Through April 20, 2021, Experian, TransUnion and Equifax will offer all U.S. consumers free weekly credit reports through AnnualCreditReport.com to help you protect your financial health during the sudden and unprecedented hardship caused by COVID-19.
In this article:
Whether you've developed a product, thought of a unique solution to a common problem, or simply love the idea of being your own boss, there are plenty of reasons you may want to own a small business.
If you choose to pursue business ownership, you'll quickly learn that it takes quite a bit of money, especially upfront, to get it up and running. A small business loan can provide you with the cash your venture needs to succeed.
What Is a Small Business Loan?
Small business loans are types of financing provided to companies for different purposes by various lenders. Over time, several types of small business loans have evolved to help entrepreneurs meet their goals. Therefore, the way a small business loan works depends on the type of loan in question.
Types of Small Business Loans
There are a variety of small business loans you can consider:
Small Business Line of Credit
A small business line of credit is similar to a credit card. You can borrow up to a certain limit and only pay interest on the amount of money you borrow. If you take out a small business line of credit, you'll be able to draw funds and repay them as often as you'd like as long as you don't go over your credit limit.
Accounts Receivable Financing
Also known as factoring, accounts receivable financing involves selling your receivables or outstanding invoices to a lender so you can receive early payment for them. The lender takes the risk on your receivables and provides your business with some cash in exchange for a fee. Age and quality of the receivables will play a role in the amount of money you'll receive. While quick access to cash is an advantage of accounts receivable financing, you're likely to pay more for this type of financing than others, especially if your business credit is less than stellar.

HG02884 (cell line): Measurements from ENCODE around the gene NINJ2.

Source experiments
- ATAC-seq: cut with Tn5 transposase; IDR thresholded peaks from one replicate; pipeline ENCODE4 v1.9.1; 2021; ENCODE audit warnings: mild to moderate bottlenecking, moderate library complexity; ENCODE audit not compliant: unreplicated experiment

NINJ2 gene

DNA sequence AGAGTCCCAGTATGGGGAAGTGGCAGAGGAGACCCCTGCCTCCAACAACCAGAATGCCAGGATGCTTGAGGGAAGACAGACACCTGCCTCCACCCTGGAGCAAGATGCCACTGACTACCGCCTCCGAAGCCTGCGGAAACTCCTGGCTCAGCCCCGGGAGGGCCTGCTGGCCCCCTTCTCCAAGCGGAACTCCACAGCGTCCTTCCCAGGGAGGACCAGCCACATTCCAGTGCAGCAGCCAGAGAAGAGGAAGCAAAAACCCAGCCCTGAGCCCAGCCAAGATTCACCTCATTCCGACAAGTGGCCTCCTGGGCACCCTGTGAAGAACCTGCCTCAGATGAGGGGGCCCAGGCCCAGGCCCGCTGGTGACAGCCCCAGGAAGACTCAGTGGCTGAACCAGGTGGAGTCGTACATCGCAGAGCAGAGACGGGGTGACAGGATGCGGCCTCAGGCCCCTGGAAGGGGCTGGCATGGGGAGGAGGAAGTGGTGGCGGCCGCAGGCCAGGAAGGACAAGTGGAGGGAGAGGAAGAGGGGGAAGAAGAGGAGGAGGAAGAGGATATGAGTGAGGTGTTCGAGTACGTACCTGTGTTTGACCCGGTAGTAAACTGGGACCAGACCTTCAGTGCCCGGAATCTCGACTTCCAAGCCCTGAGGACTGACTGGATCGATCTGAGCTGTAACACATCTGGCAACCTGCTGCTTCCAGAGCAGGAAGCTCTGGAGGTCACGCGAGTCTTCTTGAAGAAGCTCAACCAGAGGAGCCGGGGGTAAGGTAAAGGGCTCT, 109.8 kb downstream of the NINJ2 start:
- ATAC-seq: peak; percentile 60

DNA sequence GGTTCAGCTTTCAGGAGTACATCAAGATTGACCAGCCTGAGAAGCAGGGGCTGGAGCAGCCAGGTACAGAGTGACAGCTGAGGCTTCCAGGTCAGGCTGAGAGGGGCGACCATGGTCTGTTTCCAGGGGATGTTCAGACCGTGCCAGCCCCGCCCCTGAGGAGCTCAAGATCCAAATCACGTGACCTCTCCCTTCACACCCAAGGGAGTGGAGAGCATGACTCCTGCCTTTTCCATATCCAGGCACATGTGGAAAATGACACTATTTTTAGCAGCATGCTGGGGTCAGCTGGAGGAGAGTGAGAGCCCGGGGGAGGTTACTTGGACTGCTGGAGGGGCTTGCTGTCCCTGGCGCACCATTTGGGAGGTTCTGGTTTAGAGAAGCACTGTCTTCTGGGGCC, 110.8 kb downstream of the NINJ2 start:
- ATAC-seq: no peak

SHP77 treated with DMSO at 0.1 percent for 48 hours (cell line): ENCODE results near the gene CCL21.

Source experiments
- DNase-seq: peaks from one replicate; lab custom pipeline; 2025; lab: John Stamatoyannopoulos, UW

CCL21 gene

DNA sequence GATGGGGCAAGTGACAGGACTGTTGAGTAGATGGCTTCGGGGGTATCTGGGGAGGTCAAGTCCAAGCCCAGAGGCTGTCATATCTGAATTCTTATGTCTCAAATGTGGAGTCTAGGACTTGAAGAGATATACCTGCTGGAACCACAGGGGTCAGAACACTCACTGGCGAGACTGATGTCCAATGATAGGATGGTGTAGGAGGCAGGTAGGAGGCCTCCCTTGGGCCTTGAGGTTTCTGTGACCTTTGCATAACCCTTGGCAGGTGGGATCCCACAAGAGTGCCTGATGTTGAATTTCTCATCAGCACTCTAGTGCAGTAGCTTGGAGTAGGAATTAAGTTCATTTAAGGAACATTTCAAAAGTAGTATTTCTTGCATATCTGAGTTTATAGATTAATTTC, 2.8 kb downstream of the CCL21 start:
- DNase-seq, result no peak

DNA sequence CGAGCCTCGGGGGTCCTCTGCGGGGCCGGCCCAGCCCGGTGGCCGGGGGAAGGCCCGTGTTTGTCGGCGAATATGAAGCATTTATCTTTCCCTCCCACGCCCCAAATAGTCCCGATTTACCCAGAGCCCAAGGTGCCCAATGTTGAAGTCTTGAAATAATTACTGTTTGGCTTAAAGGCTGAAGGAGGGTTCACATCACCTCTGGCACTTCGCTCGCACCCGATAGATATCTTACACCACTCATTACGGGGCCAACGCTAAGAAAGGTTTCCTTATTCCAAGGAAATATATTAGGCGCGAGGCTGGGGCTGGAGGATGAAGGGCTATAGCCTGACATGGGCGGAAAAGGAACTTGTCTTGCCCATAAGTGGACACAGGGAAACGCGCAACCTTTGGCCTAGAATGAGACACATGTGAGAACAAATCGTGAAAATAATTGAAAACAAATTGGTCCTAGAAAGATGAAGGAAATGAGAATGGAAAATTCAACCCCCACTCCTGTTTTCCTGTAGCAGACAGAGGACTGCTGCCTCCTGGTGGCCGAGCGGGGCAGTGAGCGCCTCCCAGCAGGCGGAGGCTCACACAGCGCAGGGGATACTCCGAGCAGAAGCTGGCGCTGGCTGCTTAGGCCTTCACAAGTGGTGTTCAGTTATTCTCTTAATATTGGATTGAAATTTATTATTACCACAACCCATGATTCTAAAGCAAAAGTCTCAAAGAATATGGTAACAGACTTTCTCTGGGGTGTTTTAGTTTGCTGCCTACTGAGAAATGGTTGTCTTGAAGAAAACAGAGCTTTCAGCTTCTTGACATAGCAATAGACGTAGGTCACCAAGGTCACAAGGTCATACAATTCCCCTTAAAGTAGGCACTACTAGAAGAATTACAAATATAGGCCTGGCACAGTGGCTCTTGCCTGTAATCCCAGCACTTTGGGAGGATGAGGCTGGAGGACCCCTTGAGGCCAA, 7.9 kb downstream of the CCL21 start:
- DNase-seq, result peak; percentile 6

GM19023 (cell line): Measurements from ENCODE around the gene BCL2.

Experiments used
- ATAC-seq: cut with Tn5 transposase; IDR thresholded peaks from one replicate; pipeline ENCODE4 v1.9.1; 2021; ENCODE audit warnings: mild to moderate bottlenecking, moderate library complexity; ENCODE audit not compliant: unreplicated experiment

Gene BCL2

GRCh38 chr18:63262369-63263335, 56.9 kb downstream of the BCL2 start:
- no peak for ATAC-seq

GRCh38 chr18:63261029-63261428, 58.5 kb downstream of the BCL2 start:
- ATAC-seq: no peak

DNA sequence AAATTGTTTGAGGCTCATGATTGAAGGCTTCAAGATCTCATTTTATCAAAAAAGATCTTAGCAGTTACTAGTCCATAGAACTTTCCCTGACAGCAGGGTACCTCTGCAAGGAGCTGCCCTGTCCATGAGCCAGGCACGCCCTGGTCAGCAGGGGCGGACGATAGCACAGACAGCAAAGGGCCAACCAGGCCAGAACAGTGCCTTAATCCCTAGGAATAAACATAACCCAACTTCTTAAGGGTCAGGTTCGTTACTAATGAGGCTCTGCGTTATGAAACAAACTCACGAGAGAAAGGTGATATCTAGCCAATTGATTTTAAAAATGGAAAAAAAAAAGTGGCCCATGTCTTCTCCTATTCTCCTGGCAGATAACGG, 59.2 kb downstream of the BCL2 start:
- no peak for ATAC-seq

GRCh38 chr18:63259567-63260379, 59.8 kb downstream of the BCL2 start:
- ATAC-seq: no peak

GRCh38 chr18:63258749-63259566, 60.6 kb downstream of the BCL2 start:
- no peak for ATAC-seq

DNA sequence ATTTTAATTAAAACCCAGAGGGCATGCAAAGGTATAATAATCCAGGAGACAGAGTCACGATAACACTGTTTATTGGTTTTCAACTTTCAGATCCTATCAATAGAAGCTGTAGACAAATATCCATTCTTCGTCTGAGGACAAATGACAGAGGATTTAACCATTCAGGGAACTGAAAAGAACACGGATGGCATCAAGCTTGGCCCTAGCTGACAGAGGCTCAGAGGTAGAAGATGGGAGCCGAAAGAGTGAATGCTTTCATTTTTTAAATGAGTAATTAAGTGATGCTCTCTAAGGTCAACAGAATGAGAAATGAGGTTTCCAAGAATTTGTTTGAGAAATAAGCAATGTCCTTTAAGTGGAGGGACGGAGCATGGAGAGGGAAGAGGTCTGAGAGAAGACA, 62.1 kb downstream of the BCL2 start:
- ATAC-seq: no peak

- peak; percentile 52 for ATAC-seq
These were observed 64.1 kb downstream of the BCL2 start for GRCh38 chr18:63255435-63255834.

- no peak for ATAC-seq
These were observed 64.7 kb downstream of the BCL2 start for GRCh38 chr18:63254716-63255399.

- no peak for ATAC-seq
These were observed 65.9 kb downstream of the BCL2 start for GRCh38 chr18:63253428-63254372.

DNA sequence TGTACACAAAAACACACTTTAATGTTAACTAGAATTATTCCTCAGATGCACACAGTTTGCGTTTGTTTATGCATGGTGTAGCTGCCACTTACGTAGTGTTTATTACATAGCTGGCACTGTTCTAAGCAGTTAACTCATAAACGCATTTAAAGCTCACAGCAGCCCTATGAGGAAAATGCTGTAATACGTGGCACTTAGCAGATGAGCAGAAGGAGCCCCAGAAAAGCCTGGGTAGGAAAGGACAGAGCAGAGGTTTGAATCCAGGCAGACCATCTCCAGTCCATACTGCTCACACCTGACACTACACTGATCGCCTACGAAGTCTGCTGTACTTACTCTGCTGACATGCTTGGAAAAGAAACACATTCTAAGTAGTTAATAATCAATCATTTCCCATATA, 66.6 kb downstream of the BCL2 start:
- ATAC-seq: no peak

Working Capital Loans
Unlike some small business loans intended to pay for long-term assets or investments, working capital loans are used to finance the everyday operations of your business. These operations can include things like rent, payroll and debt payments. Compared with other small business loans, working capital loans feature shorter terms and lower amounts. These loans are sometimes linked to your personal credit, which could take a hit if you don't make your payments on time.
Small Business Term Loans
If you take out a small business term loan, you'll get a lump sum of capital that you'll pay back at a fixed interest rate with regular repayment terms. In most cases, these types of loans are repaid in five years and used to fund a specific investment for a small business.
Just like mortgages and car loans, small business term loans usually follow an amortization schedule, meaning most of your payment will go toward your interest at the beginning.
SBA Small Business Loans
SBA loans are small business loans guaranteed by the U.S. Small Business Administration, a federal agency that helps entrepreneurs grow their businesses. A guarantee means that if you aren't able to make your payments to your lender, the SBA will pay out the guaranteed amount.
The SBA guarantees 85% of loans that are $150,000 or less and 75% of larger loans. Due to their guarantee, SBA small business loans can be tough to get.
Equipment loans can help your small business replace existing equipment or buy new equipment as it grows. If you're a health care business, for example, you may use an equipment loan to pay for things like X-ray machines or infusion pumps. Typically, equipment loans require less documentation than other small business loans, so you can receive funding fairly quickly.
Small Business Credit Cards
While a small business credit card is similar to a personal credit card, there are a few noteworthy differences. A small business card may provide you with reporting features so you can categorize and track your spending. It may also feature a rewards program that can help you save on common business expenses like office supplies and marketing services. Additionally, it is exempt from the Credit CARD Act of 2009.
Where to Get a Small Business Loan
There are several different places you can go to for a small business loan, including:
Direct Online Lenders
There are many online lenders that offer loans directly to small business owners. Since they use the power of technology and algorithms, their loans are quicker to obtain than the loans of traditional lenders like banks.
However, the costs of borrowing with direct online lenders is typically higher. You may want to pursue this route if you need access to quick cash and are having trouble qualifying for a loan from a traditional lender.
Large Commercial Banks
While large commercial banks have rigorous requirements for small business loan borrowers, they have the power to offer larger loans than other lenders, which can be very helpful when you're growing your business.
Another advantage of taking out a small business loan from a large commercial bank is the chance to lock in low interest rates. Keep in mind that while financing with a commercial bank has its pros, these loans can be challenging to qualify for, especially if you don't have the best credit.
Large Community Banks
Community banks are locally owned and operated. Because they are typically smaller than commercial banks, they can provide you with more individualized service, which can be a huge plus as your business grows.